cannes fdc

Source: FDC

Cannes Film Festival

As the world’s biggest spotlight gets set to shine on global cinema at the Cannes Film Festival, France’s energy workers union has threatened to pull the plug on power supply to the event amidst ongoing national protests against pension reforms.

The Federation National des Mines et de l’Energie (FNME) announced that it plans to target major events including Cannes, the Monaco Grand Prix and the Roland Garros tennis open over the coming weeks in what it calls “100 Days of actions and anger” a direct response to President Emmanuel Macron’s April speech calling for “100 days” of measures meant to ease the tensions that have resulted as he pushed through a law raising the country’s retirement age.

“Macron promised 100 days to appease, we promise him 100 days of action and anger! This is not the time for resignation”, the union wrote in their public statement.

The union added a popular rhyming French expression “En Mai, fait ce qu’il te plait” which means “In May, do what you like!” They said that “the Cannes Film Festival, the Monaco Grand Prix, the Roland Garros tennis tournament, the Avignon Festival, could all find themselves plunged into darkness. We’re not giving up.”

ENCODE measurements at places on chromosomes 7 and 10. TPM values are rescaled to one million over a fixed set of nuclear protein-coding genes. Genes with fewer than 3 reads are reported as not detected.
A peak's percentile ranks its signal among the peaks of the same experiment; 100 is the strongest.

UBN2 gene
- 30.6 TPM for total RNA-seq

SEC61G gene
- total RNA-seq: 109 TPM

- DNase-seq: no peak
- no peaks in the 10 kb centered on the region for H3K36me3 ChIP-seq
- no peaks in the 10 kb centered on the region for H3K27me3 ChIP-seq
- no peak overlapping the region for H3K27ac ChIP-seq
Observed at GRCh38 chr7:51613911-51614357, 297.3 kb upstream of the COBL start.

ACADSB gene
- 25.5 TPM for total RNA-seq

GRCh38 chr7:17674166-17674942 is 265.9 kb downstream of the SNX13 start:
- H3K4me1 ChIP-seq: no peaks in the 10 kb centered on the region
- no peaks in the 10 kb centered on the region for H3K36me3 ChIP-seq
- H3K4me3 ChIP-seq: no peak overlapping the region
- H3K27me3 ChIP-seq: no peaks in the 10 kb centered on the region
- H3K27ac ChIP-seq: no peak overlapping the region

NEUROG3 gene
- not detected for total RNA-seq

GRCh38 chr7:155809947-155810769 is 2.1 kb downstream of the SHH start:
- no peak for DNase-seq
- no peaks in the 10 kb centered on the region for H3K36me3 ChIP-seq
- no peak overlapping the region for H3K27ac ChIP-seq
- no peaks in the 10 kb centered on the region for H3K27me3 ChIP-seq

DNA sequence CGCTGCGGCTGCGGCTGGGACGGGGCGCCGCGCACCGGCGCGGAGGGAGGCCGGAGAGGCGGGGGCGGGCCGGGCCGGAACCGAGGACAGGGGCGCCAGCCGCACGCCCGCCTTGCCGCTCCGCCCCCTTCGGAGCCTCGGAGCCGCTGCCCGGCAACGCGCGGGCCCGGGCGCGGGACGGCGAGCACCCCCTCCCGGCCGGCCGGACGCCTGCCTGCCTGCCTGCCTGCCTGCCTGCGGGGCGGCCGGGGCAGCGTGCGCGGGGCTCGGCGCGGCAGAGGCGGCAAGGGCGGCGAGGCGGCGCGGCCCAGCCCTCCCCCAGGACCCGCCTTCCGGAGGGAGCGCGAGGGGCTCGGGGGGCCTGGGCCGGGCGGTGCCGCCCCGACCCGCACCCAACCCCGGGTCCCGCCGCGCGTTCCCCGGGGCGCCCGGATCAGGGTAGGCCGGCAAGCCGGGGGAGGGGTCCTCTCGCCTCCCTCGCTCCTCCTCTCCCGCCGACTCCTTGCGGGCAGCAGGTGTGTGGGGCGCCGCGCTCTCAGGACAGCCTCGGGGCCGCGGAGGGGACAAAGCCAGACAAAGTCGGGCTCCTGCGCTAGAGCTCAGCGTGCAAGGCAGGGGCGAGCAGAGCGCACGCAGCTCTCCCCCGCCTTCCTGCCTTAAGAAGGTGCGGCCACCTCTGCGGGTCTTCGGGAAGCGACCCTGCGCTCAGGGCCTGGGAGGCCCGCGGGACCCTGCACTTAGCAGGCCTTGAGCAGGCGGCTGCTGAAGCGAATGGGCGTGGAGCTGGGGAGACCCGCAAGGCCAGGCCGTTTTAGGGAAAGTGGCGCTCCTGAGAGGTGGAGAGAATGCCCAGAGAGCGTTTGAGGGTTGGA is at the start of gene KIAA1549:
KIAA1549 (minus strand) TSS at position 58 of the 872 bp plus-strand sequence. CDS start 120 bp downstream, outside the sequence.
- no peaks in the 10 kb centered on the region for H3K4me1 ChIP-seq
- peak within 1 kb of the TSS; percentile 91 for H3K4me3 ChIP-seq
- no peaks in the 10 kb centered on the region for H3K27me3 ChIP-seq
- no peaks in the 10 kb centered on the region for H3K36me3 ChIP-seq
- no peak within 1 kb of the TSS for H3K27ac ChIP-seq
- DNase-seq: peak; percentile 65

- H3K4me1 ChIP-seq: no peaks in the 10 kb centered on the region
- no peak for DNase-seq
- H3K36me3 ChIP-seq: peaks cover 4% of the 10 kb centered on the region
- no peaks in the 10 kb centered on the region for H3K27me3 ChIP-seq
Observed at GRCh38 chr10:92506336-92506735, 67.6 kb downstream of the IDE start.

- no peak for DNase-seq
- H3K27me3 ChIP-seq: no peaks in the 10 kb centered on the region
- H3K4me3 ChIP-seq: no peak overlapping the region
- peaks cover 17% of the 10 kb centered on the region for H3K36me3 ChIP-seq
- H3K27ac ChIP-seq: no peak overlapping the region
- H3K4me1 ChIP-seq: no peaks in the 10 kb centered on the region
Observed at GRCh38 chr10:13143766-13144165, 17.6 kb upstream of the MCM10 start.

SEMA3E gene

The anger comes from Macron’s move to raise the official retirement age in France to 64 by 2030 in addition to other pension reforms that he and his government pushed through without a parliamentary vote. Major protests and transport and other union strikes have continued since the mid-April move and will likely continue through the festival’s May 16-27 dates.

While Cannes has not been hit hard by violent protests like other major French cities, with the eyes of the world watching, the festival has traditionally been a popular venue for protesting of all kinds.

In May 1968, a group of filmmakers led by Jean-Luc Godard and François Truffaut interrupted and then cancelled the 21st edition in support of the numerous demonstrations that were shaking up the country.

While April’s Canneseries and parallel MIPTV emerged unscathed by any unrest, the ongoing anger did recently shake up the Series Mania festival in Lille in March where riot officers were dispatched to evacuate stars including Marcia Cross from the event’s purple carpet.

When contacted by Screen, the Festival declined to comment on the evolving situation. The Palais des Festivals and Mayor’s office have also not commented on whether technically such a power shut down would be possible or if they have a back-up plan were the unions to turn off the lights in the middle of the festival.

However, Anna Creti, an economist specializing in energy issues, told French newspaper Le Point that the union would “technically have the means” to plunge the Croisette into the dark this May.